Porters were the first and often the last railway employees passengers encountered. They were the diplomats on the railway—the pleasant workers who ensured a safe and comfortable journey. Everything porters did for the passengers came with the traditional smiles that were “miles wide.” Porters were at the passenger’s beck and call all hours of the day and night. Passengers often received attention by calling the porters by a name they hated—George, or George’s Boy, in reference to George Pullman, the founder of Pullman Porters. This was in keeping with the diplomatic—and even subservient roles they performed.
Porters were outstanding members of their community. Most of all, porters were the members of the Black community who had regular work. Often, they were the sole breadwinner and provider not only for their immediate family but also for the extended family members in the community. As a group, the porters were among the best educated. University students from the West Indies were typically recruited by Canadian railways to supplement the rosters of active porters. Typically, Black men were hired only on the railways in North America. They worked only as porters—the lowest level positions of employment on the trains, initially with no hope for a promotion or change of job.
The following dramatic monologue portrays a Porter Supervisor, the shining example of a Railway Porter. Performed by Daniel Jelani Ellis.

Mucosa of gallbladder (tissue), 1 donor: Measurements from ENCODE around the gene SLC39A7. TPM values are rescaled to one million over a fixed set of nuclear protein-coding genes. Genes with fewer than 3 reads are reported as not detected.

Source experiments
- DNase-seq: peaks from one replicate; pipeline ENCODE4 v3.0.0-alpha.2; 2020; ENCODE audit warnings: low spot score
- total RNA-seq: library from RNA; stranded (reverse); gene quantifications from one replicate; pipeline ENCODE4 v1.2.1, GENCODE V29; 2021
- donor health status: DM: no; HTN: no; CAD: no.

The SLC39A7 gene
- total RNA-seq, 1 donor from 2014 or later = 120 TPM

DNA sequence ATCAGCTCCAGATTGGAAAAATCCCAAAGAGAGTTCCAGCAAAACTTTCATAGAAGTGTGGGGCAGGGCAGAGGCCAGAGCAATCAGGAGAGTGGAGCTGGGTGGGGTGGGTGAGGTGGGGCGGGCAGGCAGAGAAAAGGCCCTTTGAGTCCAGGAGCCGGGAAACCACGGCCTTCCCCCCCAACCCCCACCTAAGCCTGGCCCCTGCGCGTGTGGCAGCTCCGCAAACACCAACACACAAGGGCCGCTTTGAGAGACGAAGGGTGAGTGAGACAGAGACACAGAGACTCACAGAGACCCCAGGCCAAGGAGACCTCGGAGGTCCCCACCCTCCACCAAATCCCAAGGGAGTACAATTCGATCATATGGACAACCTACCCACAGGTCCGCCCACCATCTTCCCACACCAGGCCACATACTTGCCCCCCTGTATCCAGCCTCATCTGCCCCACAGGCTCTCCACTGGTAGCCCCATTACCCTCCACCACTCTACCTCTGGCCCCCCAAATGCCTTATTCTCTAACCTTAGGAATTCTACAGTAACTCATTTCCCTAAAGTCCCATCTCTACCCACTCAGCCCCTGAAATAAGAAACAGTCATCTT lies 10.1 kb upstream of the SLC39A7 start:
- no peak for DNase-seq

A Day in the Life of a Porter
Porter work was drudgery: often gone from home for several days, working long hours with hardly any sleep, always at the ready to serve the passengers. Initially, they were paid mainly in tips, gratuities from the passengers. Usually the porters reported for work up to four hours before the train’s scheduled departure.
Segregation & Working Conditions
Canada’s two main railways had different work agreements for porters. CNR and its unions formally agreed to a segregated workplace where Black and white workers were placed in different unions and with black men working exclusively as porters. CPR relentlessly crushed attempts by Black workers to organize themselves, while maintaining the same type of segregation as CNR.
In an era of racial segregation, porters linked Black communities across North America with the rest of society. They were smartly dressed at work and in their community. In their communities, they were the purveyors of the latest fashions, clothes they bought while on out-of-town stops.
They Call Me George
Passengers initially saw porters as domestic workers offering good house-keeping services for the owner of the first sleeping car service, George Pullman. It was as if the passengers were visiting Pullman’s luxurious home on wheels and his attendants, like butlers of old, were serving them.
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